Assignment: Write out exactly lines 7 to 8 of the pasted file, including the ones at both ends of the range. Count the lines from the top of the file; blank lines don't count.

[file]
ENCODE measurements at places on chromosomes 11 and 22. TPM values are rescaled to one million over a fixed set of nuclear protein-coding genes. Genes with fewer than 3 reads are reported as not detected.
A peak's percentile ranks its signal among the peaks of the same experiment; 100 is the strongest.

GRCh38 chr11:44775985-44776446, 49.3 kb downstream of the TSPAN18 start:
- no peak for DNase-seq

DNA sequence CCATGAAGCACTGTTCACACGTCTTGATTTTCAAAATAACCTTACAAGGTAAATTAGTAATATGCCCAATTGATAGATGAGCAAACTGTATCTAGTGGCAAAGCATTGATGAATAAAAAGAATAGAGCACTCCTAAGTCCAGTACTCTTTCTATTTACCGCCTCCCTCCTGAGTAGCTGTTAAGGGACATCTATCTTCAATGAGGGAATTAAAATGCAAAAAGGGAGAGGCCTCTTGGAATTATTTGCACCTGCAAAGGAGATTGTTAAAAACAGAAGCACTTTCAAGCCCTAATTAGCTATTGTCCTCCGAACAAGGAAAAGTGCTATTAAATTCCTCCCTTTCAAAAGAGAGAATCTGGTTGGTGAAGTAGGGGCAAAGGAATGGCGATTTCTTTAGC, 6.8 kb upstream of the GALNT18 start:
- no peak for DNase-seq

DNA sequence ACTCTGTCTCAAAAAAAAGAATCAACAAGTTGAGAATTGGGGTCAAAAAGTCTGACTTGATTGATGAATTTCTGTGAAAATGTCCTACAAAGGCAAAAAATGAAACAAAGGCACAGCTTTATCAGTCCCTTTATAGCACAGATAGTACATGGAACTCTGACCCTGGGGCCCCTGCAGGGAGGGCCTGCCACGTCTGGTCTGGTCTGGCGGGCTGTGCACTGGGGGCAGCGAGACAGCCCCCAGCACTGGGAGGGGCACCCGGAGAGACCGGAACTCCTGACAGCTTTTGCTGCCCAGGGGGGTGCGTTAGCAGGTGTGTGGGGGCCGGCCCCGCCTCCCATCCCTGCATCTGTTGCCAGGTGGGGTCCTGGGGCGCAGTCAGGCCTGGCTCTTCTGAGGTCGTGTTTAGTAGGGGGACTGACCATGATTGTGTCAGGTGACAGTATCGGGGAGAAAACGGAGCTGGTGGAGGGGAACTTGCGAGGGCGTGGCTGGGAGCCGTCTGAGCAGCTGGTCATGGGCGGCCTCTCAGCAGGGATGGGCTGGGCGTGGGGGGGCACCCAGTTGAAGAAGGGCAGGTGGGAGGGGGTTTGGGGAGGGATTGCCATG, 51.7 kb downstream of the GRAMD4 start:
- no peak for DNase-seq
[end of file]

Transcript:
DNA sequence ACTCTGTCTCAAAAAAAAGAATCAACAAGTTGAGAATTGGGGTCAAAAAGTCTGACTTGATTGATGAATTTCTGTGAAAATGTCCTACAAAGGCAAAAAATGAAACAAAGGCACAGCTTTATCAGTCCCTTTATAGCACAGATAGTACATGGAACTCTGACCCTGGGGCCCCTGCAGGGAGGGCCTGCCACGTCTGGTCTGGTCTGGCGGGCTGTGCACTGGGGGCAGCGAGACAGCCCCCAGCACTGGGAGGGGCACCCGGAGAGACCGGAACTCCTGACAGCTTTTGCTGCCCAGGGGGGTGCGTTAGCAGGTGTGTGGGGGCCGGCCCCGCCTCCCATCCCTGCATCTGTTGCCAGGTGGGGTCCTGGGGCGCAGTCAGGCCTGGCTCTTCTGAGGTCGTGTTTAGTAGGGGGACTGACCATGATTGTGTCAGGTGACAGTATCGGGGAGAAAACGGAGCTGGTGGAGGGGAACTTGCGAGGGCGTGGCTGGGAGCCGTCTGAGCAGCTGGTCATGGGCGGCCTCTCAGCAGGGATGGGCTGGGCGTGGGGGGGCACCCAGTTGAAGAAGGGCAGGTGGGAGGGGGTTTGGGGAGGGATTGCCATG, 51.7 kb downstream of the GRAMD4 start:
- no peak for DNase-seq